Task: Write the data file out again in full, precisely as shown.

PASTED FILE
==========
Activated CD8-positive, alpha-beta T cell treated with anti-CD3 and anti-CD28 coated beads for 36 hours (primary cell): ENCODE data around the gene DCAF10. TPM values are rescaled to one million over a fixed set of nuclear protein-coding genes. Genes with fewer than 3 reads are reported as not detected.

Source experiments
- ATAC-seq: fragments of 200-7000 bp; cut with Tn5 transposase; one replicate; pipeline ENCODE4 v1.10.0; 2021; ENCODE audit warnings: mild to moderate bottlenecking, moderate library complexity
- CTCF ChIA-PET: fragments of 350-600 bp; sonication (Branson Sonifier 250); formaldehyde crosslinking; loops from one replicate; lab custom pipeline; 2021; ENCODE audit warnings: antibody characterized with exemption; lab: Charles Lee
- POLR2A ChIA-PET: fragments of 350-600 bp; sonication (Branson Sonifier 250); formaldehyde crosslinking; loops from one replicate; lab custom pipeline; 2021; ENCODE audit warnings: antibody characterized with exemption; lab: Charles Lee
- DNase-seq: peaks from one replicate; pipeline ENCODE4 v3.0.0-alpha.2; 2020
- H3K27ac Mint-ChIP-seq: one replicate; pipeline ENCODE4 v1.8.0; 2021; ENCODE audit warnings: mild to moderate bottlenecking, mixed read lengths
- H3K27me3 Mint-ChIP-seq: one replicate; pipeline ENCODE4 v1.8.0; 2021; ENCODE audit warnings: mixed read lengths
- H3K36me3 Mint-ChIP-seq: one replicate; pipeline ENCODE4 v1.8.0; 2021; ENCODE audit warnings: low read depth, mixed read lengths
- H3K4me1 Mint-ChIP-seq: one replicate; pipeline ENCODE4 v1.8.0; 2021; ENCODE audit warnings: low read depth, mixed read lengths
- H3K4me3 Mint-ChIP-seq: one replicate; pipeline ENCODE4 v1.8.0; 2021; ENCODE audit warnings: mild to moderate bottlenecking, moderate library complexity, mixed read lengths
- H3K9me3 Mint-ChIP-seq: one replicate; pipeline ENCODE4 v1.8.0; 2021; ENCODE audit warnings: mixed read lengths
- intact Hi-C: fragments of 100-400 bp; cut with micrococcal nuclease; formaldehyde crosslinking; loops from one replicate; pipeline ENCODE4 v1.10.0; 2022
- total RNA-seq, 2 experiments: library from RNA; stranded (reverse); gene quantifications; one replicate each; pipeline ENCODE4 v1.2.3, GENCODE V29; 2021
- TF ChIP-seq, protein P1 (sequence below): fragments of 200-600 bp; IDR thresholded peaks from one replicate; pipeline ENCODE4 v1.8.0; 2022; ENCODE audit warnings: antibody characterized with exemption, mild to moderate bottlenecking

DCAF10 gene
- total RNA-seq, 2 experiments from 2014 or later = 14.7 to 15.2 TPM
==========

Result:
Activated CD8-positive, alpha-beta T cell treated with anti-CD3 and anti-CD28 coated beads for 36 hours (primary cell): ENCODE data around the gene DCAF10. TPM values are rescaled to one million over a fixed set of nuclear protein-coding genes. Genes with fewer than 3 reads are reported as not detected.

Source experiments
- ATAC-seq: fragments of 200-7000 bp; cut with Tn5 transposase; one replicate; pipeline ENCODE4 v1.10.0; 2021; ENCODE audit warnings: mild to moderate bottlenecking, moderate library complexity
- CTCF ChIA-PET: fragments of 350-600 bp; sonication (Branson Sonifier 250); formaldehyde crosslinking; loops from one replicate; lab custom pipeline; 2021; ENCODE audit warnings: antibody characterized with exemption; lab: Charles Lee
- POLR2A ChIA-PET: fragments of 350-600 bp; sonication (Branson Sonifier 250); formaldehyde crosslinking; loops from one replicate; lab custom pipeline; 2021; ENCODE audit warnings: antibody characterized with exemption; lab: Charles Lee
- DNase-seq: peaks from one replicate; pipeline ENCODE4 v3.0.0-alpha.2; 2020
- H3K27ac Mint-ChIP-seq: one replicate; pipeline ENCODE4 v1.8.0; 2021; ENCODE audit warnings: mild to moderate bottlenecking, mixed read lengths
- H3K27me3 Mint-ChIP-seq: one replicate; pipeline ENCODE4 v1.8.0; 2021; ENCODE audit warnings: mixed read lengths
- H3K36me3 Mint-ChIP-seq: one replicate; pipeline ENCODE4 v1.8.0; 2021; ENCODE audit warnings: low read depth, mixed read lengths
- H3K4me1 Mint-ChIP-seq: one replicate; pipeline ENCODE4 v1.8.0; 2021; ENCODE audit warnings: low read depth, mixed read lengths
- H3K4me3 Mint-ChIP-seq: one replicate; pipeline ENCODE4 v1.8.0; 2021; ENCODE audit warnings: mild to moderate bottlenecking, moderate library complexity, mixed read lengths
- H3K9me3 Mint-ChIP-seq: one replicate; pipeline ENCODE4 v1.8.0; 2021; ENCODE audit warnings: mixed read lengths
- intact Hi-C: fragments of 100-400 bp; cut with micrococcal nuclease; formaldehyde crosslinking; loops from one replicate; pipeline ENCODE4 v1.10.0; 2022
- total RNA-seq, 2 experiments: library from RNA; stranded (reverse); gene quantifications; one replicate each; pipeline ENCODE4 v1.2.3, GENCODE V29; 2021
- TF ChIP-seq, protein P1 (sequence below): fragments of 200-600 bp; IDR thresholded peaks from one replicate; pipeline ENCODE4 v1.8.0; 2022; ENCODE audit warnings: antibody characterized with exemption, mild to moderate bottlenecking

DCAF10 gene
- total RNA-seq, 2 experiments from 2014 or later = 14.7 to 15.2 TPM